#1
So i want to start trying to master the major scale but I'm not sure If I should go with the five pattern "CAGED" aproach: http://www.justinguitar.com/en/SC-001-TheMajorScale.php

or the seven pattern approach: http://www.myguitarsolo.com/sc_major.htm

The 5 pattern looks easier, but the 7 looks like it would allow me to see the modes more easily, which may be important..? Can I get some oppinions on this matter?

Thanks!
"Good and evil lay side by side as electric love penetrates the sky"
#2
I'd save the patterns for until you learn the backbone of scales. Patterns are more for making your life easier, not to learn something new.

Learn what note's where on the fretboard, and learn how the scales are constructed. That way you will be able to play them in any position or pattern you wish, once you do that, then look up patterns to save the brainwork during practical use.
#3
I base my patterns around chords. This is somehow easier for me because I can associate each fret with both a note and an interval. I guess it's sort of similar to the caged approach.

That doesn't seem very possible with the seven pattern approach.
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#4
The 5 positions pattern is easier to finger because it tends to use the 1 finger = 1
fret rule. The 7 position pattern requires getting very good with 2 whole steps on
1 string under a variety of circumstances.

But, IMO, that's the ONLY real advantage to the 5 position. The 7 position, 3 note
per string I've found to have many more benefits -- regular picking pattern, ease of
movable patterns anywhere, highly compatible with economy picking, just about
any theory concept will have a regular pattern on the fretboard, and it will save
huge amounts of time memorizing and learning fingerings.

You'll pay for some initial, up front, higher difficulty with 7 positions, but it's payed
back many times over in the long run.

EDIT: oh, it's not really any sort of help with modes. I'd not look at it that way.
Last edited by edg at Jan 24, 2009,
#5
Quote by pwrmax
I'd save the patterns for until you learn the backbone of scales. Patterns are more for making your life easier, not to learn something new.

Learn what note's where on the fretboard, and learn how the scales are constructed. That way you will be able to play them in any position or pattern you wish, once you do that, then look up patterns to save the brainwork during practical use.


Good advice, but I already know the thinking part of it. Ive been playin close to 3 years and I know how chords and scales are made, how to make my own patterns, and harmonize. I just want to be able to view the neck as one big major scale pattern in order to make it faster and easier.

Thanks for help guys!
"Good and evil lay side by side as electric love penetrates the sky"
#6
Either or. I find CAGED good for associating different chord and root shapes with scales in different places around the fretboard.

I have found 3nps pretty straight forward and seems to be a favourite for a lot of shredders.

It's only really to break down the major scale into manageable chunks to give you a starting point though. Once you've got the positions down and start putting them together they all melt in and become one big pattern anyway.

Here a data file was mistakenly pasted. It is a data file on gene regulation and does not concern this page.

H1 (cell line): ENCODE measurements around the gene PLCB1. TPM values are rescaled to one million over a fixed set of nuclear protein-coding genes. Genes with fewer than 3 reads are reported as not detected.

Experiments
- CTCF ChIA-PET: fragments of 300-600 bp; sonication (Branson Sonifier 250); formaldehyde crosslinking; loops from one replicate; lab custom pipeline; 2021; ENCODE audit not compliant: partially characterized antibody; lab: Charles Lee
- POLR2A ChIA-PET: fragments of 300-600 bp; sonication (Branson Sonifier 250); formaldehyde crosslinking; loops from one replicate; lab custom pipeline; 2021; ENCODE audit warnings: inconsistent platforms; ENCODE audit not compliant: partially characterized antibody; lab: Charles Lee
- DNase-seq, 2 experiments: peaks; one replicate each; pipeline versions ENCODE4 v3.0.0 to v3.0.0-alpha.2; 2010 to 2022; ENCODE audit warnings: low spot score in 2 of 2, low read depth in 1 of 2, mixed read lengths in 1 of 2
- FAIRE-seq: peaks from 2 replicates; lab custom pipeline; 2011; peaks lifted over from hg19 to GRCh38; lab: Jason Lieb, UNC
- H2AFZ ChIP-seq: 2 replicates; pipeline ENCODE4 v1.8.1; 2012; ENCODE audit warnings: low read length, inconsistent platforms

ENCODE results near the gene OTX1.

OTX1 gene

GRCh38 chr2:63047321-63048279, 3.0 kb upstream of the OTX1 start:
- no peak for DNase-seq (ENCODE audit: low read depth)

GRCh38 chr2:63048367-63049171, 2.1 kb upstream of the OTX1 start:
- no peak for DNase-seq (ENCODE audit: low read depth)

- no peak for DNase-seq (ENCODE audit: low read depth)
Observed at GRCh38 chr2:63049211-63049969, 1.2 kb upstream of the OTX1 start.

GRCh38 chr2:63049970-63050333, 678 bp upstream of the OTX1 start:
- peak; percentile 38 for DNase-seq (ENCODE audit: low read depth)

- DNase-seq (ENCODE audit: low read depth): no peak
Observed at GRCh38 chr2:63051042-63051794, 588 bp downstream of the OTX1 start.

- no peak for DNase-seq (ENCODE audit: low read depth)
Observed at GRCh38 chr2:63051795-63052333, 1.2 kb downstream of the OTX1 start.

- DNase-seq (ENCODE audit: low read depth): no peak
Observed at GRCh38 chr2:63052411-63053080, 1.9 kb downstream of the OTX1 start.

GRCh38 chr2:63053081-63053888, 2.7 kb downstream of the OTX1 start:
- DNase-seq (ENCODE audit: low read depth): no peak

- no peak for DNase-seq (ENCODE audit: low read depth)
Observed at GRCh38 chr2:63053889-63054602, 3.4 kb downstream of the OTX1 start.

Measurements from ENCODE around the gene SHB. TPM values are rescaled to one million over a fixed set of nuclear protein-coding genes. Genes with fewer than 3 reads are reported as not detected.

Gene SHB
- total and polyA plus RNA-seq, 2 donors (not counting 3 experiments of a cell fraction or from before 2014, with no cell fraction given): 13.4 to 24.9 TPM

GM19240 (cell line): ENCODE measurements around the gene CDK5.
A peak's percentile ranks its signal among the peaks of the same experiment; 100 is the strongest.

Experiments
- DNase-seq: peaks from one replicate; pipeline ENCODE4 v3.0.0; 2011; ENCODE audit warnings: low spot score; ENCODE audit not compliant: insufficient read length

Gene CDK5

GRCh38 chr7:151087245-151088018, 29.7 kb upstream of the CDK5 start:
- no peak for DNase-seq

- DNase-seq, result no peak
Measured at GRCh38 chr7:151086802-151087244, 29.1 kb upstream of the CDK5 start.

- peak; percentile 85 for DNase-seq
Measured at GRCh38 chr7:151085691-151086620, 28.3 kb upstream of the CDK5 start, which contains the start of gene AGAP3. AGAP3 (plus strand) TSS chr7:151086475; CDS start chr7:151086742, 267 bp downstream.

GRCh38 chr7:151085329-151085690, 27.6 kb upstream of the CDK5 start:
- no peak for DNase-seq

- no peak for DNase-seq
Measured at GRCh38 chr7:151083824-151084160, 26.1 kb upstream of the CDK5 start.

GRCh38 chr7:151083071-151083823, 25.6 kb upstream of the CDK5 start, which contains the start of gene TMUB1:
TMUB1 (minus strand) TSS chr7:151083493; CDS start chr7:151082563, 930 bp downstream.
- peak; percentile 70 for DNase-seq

Just do it.
Si
#7
Save modes until you learn the major scale and its functions inside out. You could figure the patterns out yourself if you really wanted to afterward. I sort of used both methods then noticed the chord shapes within the scale patterns. Then it all came together at the same time. I probably didn't learn it the most efficient way, but whatever, it worked.
#8
^I was thinking "what the hell does modes have to do with this"? Then I saw this
Quote by GuitarNinja12
but the 7 looks like it would allow me to see the modes more easily, which may be important..? Can I get some oppinions on this matter?

No the 7 positions doesn't help you understand or see modes more easily. I have found through my experience with people that have learned the 3nps as so called "Modal" patterns that they often come out with a misunderstanding of modes because of how the modal names are used to describe patterns.

It is my opinion (take it for what it is) that this is not a positive feature of the way many people are taught the 3nps system. It tends to confuse people about what modes actually are, how to use them or even how to use the scale patterns properly.

Anyway which ever way you go. Best of Luck.
Si
#9
Quote by 20Tigers

No the 7 positions doesn't help you understand or see modes more easily. I have found through my experience with people that have learned the 3nps as so called "Modal" patterns that they often come out with a misunderstanding of modes because of how the modal names are used to describe patterns.

It is my opinion (take it for what it is) that this is not a positive feature of the way many people are taught the 3nps system. It tends to confuse people about what modes actually are, how to use them or even how to use the scale patterns properly.

Anyway which ever way you go. Best of Luck.


This. I got caught in that trap, too, when I was first learning. It took a bit more time and research to correct that. I see a lot of people doing it as well, so try to be an exception, TS.
#10
One very good measure of how good a fingering system is, is how well it will allow you to transcend the separated positions and see the whole fretboard, but you really have to look at what "see the whole fretboard" actually means. Does, it mean you simply see 1 large pattern? I don't think so -- it doesn't take into account how your brain visualizes or the focus of your attention when you're actually playing. What it really means is, you can be focused on 1 area of the fretboard and move to any other without getting lost.